I absolutely agree. We want to do one more trip, but this time on a Jeep, so that we have time to look around and shoot photographs.

Trekking gives you that feeling of accomplishment, but really harsh on us people with low fitness level.
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Old 7th June 2008, 14:57   #64
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Hi Samurai,
I am new to this forum and just looked at this post. WOW and i really mean WOW!!!!! hats off to you both, by far this is the best travelogue i have ever read and the best trip i have seen,i have been bragging about your trip to my getaway mates everyday. We are all truly inspired to make such a trip ourselves in the near future ourselves. Truly inspiring. Cheers mate!!!

This post goes to my favorites so i read it and take a virtual trip everyday at the office whenever my pshycho manager overloads me with work.
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Old 7th June 2008, 15:55   #65
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wow man....and i thought poughkeepsie trails and vaishno devi were like climbing the everest.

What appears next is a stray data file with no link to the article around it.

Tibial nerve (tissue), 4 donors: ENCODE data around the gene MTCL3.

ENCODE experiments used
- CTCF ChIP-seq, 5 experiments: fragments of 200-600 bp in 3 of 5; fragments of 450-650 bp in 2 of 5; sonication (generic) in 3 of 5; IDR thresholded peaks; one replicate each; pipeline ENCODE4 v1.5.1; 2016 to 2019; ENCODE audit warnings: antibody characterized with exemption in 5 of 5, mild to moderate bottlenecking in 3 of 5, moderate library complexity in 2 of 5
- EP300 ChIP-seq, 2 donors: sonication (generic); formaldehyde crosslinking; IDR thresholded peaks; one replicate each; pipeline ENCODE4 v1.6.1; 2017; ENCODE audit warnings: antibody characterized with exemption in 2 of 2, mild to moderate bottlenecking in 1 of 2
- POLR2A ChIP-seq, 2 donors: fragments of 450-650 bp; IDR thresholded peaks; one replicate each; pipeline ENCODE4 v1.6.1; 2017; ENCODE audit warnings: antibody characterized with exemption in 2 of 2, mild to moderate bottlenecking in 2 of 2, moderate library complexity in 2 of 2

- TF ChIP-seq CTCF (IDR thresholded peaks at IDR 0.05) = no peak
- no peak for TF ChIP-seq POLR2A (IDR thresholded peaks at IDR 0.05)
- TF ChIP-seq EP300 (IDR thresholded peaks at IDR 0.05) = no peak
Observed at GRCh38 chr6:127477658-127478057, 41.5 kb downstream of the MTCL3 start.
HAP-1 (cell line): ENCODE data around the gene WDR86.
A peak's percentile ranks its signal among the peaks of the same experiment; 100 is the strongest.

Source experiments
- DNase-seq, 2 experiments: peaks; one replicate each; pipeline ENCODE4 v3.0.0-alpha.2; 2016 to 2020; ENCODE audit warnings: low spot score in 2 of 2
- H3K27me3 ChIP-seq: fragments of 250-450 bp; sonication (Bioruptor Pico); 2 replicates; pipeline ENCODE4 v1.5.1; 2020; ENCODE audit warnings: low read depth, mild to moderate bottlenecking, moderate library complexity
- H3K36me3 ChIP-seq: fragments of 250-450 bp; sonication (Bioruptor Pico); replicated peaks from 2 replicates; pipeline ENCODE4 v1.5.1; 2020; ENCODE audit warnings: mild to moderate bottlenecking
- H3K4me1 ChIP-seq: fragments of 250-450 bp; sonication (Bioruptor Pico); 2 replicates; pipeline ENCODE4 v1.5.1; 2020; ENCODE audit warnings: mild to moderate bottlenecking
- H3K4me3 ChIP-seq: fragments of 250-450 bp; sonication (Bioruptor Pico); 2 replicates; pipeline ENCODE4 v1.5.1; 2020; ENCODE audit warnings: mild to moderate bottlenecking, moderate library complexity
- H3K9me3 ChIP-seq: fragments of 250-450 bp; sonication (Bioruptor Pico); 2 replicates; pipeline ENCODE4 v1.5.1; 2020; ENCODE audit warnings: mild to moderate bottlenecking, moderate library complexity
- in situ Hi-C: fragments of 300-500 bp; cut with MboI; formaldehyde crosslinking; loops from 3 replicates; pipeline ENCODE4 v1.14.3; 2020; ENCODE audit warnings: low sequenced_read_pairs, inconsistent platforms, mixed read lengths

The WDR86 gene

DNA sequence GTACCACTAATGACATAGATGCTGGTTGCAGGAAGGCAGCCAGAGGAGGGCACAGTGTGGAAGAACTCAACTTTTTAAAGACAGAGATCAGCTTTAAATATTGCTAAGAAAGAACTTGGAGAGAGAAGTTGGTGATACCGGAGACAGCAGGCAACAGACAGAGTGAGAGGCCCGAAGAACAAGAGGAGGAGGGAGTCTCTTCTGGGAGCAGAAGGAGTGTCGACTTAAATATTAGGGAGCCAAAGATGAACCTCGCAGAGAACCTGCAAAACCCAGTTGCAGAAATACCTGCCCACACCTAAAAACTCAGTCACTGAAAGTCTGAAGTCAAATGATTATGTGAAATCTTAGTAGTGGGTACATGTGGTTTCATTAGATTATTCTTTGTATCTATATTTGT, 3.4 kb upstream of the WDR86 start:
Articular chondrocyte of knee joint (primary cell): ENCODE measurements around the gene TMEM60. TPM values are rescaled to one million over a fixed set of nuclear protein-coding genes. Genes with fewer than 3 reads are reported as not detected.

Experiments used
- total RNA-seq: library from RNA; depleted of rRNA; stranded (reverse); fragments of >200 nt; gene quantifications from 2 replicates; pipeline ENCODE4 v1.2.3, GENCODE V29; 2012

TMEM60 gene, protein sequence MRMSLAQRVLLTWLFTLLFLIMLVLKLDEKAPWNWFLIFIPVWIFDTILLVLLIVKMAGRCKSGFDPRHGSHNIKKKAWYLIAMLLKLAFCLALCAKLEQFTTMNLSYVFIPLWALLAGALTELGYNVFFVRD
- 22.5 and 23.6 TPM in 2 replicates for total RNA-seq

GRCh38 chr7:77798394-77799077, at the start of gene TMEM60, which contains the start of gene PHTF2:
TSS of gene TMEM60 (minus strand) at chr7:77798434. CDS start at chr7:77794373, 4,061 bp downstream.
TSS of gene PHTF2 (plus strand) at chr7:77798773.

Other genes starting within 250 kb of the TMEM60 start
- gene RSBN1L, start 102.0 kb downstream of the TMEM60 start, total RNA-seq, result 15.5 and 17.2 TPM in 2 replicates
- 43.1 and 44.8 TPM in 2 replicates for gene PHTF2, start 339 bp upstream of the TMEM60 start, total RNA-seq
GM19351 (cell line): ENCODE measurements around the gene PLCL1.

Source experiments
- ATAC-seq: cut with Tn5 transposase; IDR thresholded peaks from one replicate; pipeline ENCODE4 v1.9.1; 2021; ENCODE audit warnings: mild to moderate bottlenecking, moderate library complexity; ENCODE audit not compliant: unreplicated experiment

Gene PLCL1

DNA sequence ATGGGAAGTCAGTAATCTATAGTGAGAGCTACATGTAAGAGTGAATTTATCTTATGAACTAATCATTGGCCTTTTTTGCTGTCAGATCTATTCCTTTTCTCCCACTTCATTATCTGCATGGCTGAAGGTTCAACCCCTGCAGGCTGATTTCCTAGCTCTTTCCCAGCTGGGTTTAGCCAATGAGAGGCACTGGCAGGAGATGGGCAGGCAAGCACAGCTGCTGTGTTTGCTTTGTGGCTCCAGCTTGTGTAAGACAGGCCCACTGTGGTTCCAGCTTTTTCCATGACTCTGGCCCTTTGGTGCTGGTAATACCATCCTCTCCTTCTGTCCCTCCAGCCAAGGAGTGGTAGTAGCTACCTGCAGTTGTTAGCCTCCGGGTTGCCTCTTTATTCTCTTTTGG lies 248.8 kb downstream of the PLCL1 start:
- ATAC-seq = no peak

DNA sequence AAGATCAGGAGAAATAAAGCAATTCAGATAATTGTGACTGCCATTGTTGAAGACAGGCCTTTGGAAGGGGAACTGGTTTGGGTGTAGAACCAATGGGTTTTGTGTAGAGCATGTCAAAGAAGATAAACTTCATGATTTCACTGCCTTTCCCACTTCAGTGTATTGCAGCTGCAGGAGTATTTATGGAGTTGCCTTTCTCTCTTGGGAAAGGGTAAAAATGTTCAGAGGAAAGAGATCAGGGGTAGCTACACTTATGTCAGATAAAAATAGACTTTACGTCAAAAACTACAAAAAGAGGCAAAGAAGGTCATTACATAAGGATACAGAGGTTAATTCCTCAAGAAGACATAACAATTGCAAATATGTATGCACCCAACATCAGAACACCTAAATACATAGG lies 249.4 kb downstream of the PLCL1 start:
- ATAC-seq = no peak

Hats off to you...
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Old 30th June 2008, 20:23   #66
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@samurai.Amazing travelogue!!.I should have read this before my Goecha La trek.We did Goecha la a few months back and hence i could understand the depth of each and every word of your travelogue!!!.I know everybody can understand, but only if you do one, you will really know!!!Your wife owes special congrats.Those pics may help me in convincing my wife for the Everest Base Camp next year.Too lazy for a travelogue.Hope you don't mind me putting some of our snaps here.
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Few days close to Heaven: The Dzongri Trek-dscn5260.jpg  

Few days close to Heaven: The Dzongri Trek-dscn5622.jpg  

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Old 30th June 2008, 23:42   #67
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Originally Posted by Swiftron View Post
Hi Samurai,
I am new to this forum and just looked at this post. WOW and i really mean WOW!!!!! hats off to you both, by far this is the best travelogue i have ever read and the best trip i have seen,i have been bragging about your trip to my getaway mates everyday.
Thanks man, that's a great compliment you have given me.

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@samurai.Amazing travelogue!!.I should have read this before my Goecha La trek.We did Goecha la a few months back and hence i could understand the depth of each and every word of your travelogue!!!.
You went much further than we did. If we had more experience, we could have considered Goecha la. But we had to watch our physical limits.

I just opened up one of your images to see through the dark part.
Few days close to Heaven: The Dzongri Trek-dsc_1270.jpg
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Old 1st July 2008, 23:43   #68